So suddenly that she had no chance to defend herself, King Joyse surged out of his chair. As if he had never been weak or old in his life, he knotted his hands in front of her shirt and jerked her to her feet. "This is intolerable! She is my daughter!" His eyes ran as if he were weeping. "Her mother and one of her sisters left me. Her other sister holds me in contempt. Where did she go?"

Terisa should have broken then: she knew that about herself. She should have given up everything and betrayed Myste in simple fear. Her own anger should have evaporated.

But it didn't.

"Back to her mother," she retorted. Myste was her friend. "She wanted to be loyal. She wanted to help you. But when you insulted Prince Kragen like that, you broke her heart. She was raised to be the daughter of a king, not some petty tyrant who likes war and can't be bothered to defend his own people. She--"

Terisa stopped. His anguish stopped her. His sudden strength collapsed. He let go of her shirt. His hands dropped. His eyes squeezed shut, but tears went on spilling past his old eyelids. "If you lie to me--" he rasped far back in his throat. "If you dare lie to me--" It wasn't a threat: it was a plea. Fumbling behind him, he found the arm of his chair and braced himself on it while he sat down. His robe covered him as if he were lost inside it. "My daughter, what have I done to you?"

"Why did you do it?" Terisa asked so that his pain wouldn't tear the truth out of her. "Why did you make me play hop-board against Prince Kragen?"

"To test him," he replied like a man who had no idea what he was saying. "No other reason. How could I trust him? Alend has been Mordant's enemy for generations. He has a personal grudge against me. If his mission were honorable, he would refuse to play. He would have no reason to brook that insult to the Alend Monarch. But if he intended treachery he would acquiesce because he could not risk my displeasure--risk expulsion from Orison before his work was done." He covered his face with his hands. "Oh, my daughter."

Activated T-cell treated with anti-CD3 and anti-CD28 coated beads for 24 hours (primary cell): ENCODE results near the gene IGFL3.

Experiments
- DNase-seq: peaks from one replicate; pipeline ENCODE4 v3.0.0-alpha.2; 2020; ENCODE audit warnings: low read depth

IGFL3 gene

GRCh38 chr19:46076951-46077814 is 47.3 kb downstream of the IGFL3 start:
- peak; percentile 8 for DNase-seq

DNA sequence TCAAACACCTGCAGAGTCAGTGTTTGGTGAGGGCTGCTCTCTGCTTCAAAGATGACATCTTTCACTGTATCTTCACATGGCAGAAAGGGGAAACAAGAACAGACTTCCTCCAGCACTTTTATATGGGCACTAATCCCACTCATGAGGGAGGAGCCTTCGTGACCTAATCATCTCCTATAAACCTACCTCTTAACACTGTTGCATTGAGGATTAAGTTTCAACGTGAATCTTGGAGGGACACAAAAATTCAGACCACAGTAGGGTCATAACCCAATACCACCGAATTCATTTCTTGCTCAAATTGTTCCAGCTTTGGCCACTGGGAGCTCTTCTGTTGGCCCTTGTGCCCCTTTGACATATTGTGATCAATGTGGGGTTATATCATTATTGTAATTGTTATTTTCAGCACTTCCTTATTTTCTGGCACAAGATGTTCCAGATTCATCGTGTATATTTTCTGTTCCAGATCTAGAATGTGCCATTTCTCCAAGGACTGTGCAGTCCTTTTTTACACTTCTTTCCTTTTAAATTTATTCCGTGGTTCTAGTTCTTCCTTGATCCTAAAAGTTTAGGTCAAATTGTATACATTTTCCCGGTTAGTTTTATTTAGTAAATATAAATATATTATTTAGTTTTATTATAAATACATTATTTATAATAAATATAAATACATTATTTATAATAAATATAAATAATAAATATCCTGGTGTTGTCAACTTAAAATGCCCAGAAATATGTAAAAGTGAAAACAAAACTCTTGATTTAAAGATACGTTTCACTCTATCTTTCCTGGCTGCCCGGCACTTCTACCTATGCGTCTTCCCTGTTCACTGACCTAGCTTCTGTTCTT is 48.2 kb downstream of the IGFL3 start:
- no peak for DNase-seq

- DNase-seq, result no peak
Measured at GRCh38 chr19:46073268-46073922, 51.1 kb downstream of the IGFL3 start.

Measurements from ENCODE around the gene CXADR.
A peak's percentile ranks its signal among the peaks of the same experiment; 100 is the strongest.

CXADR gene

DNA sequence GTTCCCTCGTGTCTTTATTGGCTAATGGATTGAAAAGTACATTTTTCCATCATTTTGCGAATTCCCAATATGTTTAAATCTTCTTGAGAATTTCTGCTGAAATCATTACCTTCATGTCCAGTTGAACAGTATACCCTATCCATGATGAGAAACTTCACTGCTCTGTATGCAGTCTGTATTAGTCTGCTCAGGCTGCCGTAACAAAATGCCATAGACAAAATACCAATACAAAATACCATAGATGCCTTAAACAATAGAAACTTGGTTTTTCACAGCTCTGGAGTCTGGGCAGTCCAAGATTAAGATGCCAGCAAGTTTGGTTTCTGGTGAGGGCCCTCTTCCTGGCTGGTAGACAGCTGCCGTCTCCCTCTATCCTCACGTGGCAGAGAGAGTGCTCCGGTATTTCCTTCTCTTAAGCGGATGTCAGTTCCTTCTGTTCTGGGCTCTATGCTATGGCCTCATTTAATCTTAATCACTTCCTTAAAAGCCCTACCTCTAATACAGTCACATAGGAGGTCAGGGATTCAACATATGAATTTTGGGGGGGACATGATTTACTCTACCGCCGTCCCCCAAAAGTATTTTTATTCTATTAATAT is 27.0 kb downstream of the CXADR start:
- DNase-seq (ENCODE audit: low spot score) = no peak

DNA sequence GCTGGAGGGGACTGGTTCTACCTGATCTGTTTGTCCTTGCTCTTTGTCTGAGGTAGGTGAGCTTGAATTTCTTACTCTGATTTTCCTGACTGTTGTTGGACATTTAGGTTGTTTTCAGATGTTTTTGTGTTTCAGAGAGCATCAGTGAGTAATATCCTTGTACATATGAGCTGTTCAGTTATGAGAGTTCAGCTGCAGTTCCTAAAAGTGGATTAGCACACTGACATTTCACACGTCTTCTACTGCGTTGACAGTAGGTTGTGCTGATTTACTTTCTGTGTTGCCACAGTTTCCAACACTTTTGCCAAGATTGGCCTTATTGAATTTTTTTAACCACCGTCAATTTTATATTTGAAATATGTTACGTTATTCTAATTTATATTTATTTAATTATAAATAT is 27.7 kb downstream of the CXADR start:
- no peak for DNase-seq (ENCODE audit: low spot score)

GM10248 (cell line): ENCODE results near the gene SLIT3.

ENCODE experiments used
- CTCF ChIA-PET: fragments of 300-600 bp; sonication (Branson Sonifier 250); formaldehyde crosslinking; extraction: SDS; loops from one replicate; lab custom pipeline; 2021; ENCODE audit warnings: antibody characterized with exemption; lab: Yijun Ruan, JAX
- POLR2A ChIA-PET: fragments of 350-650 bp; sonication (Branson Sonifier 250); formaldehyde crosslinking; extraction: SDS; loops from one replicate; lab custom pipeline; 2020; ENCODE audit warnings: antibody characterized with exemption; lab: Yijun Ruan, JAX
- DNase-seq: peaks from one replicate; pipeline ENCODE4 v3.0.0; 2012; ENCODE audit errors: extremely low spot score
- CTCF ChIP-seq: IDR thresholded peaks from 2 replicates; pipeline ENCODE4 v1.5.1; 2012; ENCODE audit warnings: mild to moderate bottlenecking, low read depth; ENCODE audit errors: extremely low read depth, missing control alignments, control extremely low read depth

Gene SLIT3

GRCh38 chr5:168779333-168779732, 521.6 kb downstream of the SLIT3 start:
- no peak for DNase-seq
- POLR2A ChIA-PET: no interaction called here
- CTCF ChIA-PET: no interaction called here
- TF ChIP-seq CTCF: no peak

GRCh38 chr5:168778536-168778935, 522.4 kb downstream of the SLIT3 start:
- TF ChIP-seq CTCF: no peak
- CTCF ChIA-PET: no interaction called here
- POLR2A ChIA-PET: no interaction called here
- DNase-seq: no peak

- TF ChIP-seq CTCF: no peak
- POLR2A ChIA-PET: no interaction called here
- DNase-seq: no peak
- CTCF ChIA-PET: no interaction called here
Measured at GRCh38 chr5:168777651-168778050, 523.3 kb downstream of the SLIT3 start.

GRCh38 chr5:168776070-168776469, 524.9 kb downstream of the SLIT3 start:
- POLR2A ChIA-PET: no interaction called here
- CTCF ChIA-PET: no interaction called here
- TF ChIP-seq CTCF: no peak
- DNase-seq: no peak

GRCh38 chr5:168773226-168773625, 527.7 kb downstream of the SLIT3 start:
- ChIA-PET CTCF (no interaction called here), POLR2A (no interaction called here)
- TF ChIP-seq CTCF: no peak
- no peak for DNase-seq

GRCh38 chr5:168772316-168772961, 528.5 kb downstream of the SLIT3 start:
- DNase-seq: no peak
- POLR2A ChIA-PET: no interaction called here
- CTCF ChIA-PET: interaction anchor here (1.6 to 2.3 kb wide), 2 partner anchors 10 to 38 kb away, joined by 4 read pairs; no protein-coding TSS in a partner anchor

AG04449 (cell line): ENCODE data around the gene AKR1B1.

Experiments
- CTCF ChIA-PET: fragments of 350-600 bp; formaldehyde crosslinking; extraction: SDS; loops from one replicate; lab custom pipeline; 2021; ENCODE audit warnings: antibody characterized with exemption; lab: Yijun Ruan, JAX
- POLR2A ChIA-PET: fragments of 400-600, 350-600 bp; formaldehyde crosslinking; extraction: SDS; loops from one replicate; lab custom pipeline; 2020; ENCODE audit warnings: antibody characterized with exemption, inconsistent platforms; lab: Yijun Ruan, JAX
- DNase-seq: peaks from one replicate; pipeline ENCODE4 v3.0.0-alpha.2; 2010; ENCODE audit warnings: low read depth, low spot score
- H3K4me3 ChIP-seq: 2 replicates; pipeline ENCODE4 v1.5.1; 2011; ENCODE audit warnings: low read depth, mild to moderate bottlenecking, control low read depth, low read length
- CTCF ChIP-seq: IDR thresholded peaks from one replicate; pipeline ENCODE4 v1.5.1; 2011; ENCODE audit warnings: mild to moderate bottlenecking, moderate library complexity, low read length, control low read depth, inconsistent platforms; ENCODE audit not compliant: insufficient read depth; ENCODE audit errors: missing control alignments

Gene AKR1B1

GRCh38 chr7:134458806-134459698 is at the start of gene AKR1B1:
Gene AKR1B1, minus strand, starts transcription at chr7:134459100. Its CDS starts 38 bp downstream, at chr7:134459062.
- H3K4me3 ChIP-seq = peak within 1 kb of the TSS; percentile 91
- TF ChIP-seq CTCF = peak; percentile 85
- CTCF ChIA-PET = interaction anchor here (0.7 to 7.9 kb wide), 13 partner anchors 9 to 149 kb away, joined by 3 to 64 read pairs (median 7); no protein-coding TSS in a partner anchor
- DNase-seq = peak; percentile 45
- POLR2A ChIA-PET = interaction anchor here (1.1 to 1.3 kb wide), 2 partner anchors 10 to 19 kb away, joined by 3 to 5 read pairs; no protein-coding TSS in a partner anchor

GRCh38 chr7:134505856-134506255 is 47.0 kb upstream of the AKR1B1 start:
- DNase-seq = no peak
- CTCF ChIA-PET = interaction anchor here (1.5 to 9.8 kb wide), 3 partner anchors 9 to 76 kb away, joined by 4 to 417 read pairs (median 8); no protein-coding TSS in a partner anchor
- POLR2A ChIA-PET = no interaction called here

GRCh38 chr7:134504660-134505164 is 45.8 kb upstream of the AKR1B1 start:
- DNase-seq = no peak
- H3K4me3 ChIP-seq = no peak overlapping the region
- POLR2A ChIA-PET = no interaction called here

So it was true. He knew what he was doing, what was happening around him. The thought seemed to chill her blood. Where had she gotten the idea that it was too warm in this room? She wanted to shiver violently. Ignorance or senility had nothing to do with it.

He was intentionally destroying Mordant.

And yet his distress swept her anger away. She could fear him, but she couldn't be angry at him. "I'm sorry," she said, trying to be kind. "I guess this game is a stalemate too."

Roughly, he pulled down his hands. They shook as he clasped them together in his lap. He didn't look at her. Quietly and distinctly, he said, "My lady, I suggest you give the matter more consideration before you again attempt to end a stalemate by tilting the board." Then he indicated the door with a twitch of his hand, dismissing her.

She turned to leave as if she were fleeing.

The Tor was awake. He watched the King with a look that resembled hunger. As she passed his chair, he gave her a firm nod of approval.

She had already closed the door behind her before it occurred to her to wonder how King Joyse had been able to guess that Myste had come to her for help.


But she DID reveal that King Joyse was still capable of strategizing, so Eremis knew he'd have to have Queen Madin abducted to take Joyse out of the picture, keep him distracted.
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PostPosted: Thu Dec 03, 2015 5:31 am    Post subject: Reply with quote

My opinion of her has been made clear in the past. Very Happy